“There are always people here. Most come of their own steam and you get many ramblers and cyclists. We enjoy sitting in the garden and the view is outstanding. I doubt there are many better anywhere in England,” said Sarah-Jane Grey from Barrowford. 

The Clarion House building itself is basically one large room of benches and chairs, an attached porch, toilets and a large kitchen serving refreshments and a great cup of tea. Along with colourful banners, the walls are decorated with local and national historical figures associated with the clubhouse.

“We largely exist on the money we make from our sales. I enjoy helping as I see this as socialism in action. We work together co-operatively. Visitors get a cup of tea and can sit down and, if they want, chat and exchange ideas about how to improve things for working people. You can also just sit outside and relax. We’d be delighted to welcome Unite members,“ explained retired postal worker Sue Nike (pictured), who first volunteered at Clarion House around 35 years ago.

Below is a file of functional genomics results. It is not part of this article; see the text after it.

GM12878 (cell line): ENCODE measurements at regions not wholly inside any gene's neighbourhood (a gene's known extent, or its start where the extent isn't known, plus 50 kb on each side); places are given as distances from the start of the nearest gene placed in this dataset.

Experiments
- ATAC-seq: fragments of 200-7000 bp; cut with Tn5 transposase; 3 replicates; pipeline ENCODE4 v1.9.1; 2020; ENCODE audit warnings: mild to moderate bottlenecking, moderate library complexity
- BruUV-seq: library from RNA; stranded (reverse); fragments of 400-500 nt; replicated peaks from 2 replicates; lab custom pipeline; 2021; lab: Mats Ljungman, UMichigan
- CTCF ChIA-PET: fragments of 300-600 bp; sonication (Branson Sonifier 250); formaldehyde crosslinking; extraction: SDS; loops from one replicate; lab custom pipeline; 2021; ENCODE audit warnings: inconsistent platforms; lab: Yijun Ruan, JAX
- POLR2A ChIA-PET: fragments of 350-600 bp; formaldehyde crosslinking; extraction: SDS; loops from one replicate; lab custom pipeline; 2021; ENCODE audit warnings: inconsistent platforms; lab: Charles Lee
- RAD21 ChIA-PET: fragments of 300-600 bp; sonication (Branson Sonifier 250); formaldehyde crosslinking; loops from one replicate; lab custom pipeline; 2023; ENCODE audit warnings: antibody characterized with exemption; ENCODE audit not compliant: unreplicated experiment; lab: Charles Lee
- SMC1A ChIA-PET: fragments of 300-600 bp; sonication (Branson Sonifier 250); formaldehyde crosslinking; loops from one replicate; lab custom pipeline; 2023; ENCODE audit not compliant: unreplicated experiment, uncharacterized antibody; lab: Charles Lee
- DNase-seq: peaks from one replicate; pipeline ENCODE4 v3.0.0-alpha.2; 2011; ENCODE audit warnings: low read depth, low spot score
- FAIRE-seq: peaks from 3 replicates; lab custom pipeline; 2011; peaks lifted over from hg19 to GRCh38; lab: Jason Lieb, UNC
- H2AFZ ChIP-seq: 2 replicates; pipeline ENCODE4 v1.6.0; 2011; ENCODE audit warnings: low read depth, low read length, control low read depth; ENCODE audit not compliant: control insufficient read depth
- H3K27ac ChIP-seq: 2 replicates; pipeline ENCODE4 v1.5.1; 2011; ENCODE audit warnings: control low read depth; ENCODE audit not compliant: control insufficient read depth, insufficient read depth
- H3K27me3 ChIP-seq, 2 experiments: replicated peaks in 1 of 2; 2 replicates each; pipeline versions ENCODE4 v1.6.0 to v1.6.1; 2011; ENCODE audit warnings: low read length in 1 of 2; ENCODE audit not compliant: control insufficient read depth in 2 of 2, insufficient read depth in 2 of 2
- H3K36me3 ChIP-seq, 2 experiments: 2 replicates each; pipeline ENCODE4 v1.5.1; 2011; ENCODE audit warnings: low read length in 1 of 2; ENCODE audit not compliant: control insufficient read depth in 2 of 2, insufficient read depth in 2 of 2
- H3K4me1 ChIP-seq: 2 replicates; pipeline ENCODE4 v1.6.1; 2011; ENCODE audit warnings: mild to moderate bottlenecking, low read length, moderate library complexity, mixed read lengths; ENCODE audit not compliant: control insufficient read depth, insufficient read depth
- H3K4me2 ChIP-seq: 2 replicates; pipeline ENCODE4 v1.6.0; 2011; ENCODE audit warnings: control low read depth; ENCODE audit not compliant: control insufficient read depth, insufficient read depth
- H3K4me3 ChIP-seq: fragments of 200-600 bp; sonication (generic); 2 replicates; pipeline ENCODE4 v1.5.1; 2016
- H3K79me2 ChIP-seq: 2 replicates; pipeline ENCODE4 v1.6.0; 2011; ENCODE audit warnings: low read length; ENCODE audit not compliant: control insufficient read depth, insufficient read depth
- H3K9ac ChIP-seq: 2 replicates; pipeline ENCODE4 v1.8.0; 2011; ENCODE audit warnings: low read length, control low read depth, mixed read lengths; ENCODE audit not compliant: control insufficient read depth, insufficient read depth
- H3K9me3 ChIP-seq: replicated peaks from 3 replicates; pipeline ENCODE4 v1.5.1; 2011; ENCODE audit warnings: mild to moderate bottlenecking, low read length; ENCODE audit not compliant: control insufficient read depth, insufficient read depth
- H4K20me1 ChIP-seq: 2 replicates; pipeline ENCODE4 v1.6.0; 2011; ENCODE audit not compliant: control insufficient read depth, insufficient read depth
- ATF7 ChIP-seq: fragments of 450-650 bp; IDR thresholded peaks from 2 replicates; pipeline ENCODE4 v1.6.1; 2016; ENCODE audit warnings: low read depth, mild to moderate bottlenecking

Clarion House can be reached by easy or moderate walks from the surrounding towns of Nelson, Colne, Burnley & Clitheroe. It is open every Sunday from 10.30am to 4.00pm as well as some bank holidays. On other days, visitors are welcome to sit and relax outside. There is plenty of space for children to safely run around in. There is an outside toilet.  

All visitors get a warm welcome.

ILP Clarion House, Jinney Lane, Newchurch-in-Pendle, Lancashire NN12 9LL  Donations from trade union branches would be welcomed. See also a recent released video on Clarion House:-

Thursday, 14 February 2019

Sheffield in the 1980s book will be launched on 30 November

TRADE UNIONS - WHO NEEDS THEM? Halifax public meeting